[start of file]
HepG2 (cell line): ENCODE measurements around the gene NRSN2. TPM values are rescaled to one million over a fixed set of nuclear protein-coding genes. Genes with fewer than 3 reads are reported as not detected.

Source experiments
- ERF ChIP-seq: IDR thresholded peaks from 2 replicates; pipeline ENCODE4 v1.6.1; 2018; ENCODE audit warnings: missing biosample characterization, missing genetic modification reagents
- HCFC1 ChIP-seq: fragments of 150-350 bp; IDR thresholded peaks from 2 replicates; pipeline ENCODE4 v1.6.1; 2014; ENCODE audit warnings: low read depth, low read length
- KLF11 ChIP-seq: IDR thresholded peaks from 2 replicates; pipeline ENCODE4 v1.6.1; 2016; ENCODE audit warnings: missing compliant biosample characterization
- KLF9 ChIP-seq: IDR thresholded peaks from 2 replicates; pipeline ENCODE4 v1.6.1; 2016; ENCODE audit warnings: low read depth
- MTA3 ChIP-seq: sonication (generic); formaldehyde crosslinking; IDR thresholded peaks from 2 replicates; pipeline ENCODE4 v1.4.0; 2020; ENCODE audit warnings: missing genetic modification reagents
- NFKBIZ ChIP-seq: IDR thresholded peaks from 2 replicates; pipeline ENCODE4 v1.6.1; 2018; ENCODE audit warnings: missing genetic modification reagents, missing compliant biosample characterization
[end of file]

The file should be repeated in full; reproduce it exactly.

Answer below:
HepG2 (cell line): ENCODE measurements around the gene NRSN2. TPM values are rescaled to one million over a fixed set of nuclear protein-coding genes. Genes with fewer than 3 reads are reported as not detected.

Source experiments
- ERF ChIP-seq: IDR thresholded peaks from 2 replicates; pipeline ENCODE4 v1.6.1; 2018; ENCODE audit warnings: missing biosample characterization, missing genetic modification reagents
- HCFC1 ChIP-seq: fragments of 150-350 bp; IDR thresholded peaks from 2 replicates; pipeline ENCODE4 v1.6.1; 2014; ENCODE audit warnings: low read depth, low read length
- KLF11 ChIP-seq: IDR thresholded peaks from 2 replicates; pipeline ENCODE4 v1.6.1; 2016; ENCODE audit warnings: missing compliant biosample characterization
- KLF9 ChIP-seq: IDR thresholded peaks from 2 replicates; pipeline ENCODE4 v1.6.1; 2016; ENCODE audit warnings: low read depth
- MTA3 ChIP-seq: sonication (generic); formaldehyde crosslinking; IDR thresholded peaks from 2 replicates; pipeline ENCODE4 v1.4.0; 2020; ENCODE audit warnings: missing genetic modification reagents
- NFKBIZ ChIP-seq: IDR thresholded peaks from 2 replicates; pipeline ENCODE4 v1.6.1; 2018; ENCODE audit warnings: missing genetic modification reagents, missing compliant biosample characterization